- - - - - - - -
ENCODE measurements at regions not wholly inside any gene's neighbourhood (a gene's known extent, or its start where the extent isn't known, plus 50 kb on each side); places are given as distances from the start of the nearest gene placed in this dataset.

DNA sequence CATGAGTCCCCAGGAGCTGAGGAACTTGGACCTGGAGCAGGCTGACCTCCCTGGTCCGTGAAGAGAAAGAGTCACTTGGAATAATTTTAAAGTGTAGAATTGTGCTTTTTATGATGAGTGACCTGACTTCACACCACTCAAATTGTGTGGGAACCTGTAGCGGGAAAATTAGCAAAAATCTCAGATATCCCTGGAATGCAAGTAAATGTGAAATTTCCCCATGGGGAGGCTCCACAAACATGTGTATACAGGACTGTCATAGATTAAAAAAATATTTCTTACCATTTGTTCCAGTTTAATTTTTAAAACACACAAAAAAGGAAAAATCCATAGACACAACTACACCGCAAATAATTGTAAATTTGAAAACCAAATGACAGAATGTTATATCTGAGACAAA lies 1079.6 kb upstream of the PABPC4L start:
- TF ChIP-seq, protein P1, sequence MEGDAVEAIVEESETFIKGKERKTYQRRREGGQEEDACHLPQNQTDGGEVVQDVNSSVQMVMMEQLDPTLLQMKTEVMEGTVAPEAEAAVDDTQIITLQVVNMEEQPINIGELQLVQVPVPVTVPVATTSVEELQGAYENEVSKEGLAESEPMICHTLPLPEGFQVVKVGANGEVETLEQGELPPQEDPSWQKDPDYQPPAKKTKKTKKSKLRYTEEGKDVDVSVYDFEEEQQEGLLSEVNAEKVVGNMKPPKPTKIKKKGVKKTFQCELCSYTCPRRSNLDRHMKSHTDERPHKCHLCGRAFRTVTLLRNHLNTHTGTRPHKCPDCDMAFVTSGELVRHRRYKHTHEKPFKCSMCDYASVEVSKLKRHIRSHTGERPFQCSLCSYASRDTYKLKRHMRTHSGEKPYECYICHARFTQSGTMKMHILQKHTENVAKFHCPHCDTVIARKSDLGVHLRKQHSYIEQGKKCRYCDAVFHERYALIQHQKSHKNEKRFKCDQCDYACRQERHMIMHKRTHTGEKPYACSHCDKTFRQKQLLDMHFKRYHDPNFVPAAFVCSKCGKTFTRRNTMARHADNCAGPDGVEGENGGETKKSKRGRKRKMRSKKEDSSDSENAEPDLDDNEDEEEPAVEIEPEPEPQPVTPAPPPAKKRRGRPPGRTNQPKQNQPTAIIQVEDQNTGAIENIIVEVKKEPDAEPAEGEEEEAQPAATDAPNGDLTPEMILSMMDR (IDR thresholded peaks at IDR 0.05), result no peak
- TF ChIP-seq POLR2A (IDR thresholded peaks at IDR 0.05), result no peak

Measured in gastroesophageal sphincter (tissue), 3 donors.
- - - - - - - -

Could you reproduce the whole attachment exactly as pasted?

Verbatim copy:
ENCODE measurements at regions not wholly inside any gene's neighbourhood (a gene's known extent, or its start where the extent isn't known, plus 50 kb on each side); places are given as distances from the start of the nearest gene placed in this dataset.

DNA sequence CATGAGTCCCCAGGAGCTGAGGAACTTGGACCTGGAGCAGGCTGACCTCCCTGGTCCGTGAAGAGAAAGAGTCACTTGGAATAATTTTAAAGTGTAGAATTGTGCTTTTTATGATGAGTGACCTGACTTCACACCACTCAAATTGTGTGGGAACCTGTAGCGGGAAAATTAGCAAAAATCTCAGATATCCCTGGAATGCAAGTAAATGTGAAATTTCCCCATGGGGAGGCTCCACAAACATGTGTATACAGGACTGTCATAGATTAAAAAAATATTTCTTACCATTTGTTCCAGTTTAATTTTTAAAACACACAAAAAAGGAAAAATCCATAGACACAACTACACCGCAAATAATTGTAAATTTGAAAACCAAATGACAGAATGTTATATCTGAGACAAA lies 1079.6 kb upstream of the PABPC4L start:
- TF ChIP-seq, protein P1, sequence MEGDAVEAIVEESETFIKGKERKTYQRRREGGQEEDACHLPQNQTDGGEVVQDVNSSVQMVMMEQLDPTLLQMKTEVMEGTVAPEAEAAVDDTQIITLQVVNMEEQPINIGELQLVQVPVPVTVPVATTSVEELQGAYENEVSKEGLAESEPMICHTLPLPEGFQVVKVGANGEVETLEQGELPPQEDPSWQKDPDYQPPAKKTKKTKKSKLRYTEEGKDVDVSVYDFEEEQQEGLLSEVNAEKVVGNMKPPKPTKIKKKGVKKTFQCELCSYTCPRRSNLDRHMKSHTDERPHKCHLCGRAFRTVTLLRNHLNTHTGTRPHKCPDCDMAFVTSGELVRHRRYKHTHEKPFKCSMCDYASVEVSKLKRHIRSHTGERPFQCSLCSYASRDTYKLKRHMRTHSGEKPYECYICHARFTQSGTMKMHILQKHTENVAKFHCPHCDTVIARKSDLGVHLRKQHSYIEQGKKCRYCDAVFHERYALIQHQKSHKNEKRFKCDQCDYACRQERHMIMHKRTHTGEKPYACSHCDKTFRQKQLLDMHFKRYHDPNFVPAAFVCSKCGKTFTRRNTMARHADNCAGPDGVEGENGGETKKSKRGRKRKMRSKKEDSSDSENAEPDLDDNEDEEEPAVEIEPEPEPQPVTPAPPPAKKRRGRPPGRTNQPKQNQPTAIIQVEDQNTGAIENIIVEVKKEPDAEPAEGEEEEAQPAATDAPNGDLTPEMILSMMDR (IDR thresholded peaks at IDR 0.05), result no peak
- TF ChIP-seq POLR2A (IDR thresholded peaks at IDR 0.05), result no peak

Measured in gastroesophageal sphincter (tissue), 3 donors.